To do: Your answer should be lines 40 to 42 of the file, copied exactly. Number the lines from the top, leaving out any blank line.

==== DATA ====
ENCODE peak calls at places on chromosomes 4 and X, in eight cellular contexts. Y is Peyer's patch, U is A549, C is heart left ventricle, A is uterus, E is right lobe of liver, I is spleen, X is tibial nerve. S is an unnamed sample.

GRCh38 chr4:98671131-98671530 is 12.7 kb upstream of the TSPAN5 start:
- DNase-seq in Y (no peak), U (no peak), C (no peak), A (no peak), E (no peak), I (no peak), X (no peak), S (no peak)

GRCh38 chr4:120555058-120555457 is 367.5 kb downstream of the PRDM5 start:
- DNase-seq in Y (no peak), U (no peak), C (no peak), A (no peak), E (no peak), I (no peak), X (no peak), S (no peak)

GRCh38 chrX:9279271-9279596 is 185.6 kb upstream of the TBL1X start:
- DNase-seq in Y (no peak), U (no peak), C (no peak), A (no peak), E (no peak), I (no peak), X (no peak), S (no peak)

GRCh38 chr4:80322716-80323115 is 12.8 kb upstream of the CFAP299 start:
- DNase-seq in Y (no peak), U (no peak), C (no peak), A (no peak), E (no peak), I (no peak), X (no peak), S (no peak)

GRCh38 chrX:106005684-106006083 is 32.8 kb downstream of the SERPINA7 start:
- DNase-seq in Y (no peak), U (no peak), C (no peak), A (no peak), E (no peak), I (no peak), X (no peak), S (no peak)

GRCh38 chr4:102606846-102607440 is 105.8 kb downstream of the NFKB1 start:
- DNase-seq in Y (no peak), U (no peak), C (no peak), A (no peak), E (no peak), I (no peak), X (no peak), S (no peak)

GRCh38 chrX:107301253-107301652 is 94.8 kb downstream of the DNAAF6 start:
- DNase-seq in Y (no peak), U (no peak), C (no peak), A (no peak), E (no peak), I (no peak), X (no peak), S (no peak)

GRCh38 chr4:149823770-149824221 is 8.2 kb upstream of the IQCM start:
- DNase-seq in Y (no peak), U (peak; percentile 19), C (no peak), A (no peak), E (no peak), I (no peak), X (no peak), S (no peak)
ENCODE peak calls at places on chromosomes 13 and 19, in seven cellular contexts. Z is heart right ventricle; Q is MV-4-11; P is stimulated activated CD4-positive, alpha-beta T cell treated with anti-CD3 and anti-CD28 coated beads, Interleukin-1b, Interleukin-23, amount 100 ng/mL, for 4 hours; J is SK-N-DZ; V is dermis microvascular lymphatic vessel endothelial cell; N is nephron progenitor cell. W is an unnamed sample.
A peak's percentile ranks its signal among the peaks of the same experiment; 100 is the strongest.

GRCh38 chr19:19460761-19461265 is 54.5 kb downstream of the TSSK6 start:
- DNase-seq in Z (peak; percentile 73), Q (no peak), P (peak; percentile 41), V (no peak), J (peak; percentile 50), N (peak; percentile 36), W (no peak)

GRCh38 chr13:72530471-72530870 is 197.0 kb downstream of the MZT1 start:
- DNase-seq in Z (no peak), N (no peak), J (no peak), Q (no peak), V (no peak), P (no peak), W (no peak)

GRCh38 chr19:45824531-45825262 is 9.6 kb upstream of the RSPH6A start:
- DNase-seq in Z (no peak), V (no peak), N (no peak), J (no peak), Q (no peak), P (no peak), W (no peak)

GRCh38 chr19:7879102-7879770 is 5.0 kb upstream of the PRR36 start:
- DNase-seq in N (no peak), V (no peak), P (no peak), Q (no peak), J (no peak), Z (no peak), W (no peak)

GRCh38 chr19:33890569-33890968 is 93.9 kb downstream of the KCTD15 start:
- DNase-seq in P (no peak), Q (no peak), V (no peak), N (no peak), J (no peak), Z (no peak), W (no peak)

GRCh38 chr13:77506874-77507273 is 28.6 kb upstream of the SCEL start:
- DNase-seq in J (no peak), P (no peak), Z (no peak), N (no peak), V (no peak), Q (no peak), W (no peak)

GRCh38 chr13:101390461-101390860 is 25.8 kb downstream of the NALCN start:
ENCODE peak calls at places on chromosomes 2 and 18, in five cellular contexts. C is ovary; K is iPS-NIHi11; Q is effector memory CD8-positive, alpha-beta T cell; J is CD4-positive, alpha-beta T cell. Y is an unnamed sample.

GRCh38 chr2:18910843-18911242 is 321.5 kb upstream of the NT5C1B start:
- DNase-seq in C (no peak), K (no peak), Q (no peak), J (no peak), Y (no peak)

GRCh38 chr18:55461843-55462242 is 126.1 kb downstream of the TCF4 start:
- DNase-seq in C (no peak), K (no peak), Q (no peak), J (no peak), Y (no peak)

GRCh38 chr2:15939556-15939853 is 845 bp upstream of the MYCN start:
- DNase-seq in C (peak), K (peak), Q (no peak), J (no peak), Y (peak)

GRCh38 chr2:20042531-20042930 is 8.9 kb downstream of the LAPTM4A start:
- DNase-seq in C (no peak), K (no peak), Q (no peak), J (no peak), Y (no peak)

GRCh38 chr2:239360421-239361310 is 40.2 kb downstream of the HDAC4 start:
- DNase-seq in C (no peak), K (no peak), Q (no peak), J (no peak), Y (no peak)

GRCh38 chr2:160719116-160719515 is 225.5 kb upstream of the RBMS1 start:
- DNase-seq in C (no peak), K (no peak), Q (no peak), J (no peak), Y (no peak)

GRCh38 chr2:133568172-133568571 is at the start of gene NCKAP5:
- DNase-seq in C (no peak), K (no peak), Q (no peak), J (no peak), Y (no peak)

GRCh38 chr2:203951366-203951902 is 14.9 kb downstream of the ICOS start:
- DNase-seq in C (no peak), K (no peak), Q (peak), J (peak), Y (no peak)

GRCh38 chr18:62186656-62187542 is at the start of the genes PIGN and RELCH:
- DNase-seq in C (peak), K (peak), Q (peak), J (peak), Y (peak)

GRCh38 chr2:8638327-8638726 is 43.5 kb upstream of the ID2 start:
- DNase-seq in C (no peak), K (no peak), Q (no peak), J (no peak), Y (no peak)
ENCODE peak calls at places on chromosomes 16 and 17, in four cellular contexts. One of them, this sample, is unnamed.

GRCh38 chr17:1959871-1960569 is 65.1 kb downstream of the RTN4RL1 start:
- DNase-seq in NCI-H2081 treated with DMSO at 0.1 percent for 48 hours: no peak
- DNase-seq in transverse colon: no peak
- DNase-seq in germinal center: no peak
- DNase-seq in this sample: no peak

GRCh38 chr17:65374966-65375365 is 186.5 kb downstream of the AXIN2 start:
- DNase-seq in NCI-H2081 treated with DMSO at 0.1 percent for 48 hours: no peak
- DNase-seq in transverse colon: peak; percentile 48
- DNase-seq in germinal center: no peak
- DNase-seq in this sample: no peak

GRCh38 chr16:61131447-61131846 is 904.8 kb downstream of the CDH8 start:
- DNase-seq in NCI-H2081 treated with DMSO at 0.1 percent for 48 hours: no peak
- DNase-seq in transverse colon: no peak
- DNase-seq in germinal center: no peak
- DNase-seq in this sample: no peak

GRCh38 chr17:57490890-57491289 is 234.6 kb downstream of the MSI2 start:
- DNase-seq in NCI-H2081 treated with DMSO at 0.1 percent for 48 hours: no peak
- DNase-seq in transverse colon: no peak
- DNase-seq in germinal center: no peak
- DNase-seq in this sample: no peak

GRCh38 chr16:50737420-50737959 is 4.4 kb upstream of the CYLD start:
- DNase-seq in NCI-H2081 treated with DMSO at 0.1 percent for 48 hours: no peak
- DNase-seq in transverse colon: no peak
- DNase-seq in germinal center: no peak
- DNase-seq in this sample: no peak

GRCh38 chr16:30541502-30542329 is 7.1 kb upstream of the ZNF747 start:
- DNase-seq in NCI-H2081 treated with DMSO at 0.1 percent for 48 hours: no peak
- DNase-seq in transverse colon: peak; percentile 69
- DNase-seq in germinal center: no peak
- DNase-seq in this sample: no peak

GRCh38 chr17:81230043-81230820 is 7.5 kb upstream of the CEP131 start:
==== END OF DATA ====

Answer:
GRCh38 chr2:20042531-20042930 is 8.9 kb downstream of the LAPTM4A start:
- DNase-seq in C (no peak), K (no peak), Q (no peak), J (no peak), Y (no peak)

GRCh38 chr2:239360421-239361310 is 40.2 kb downstream of the HDAC4 start: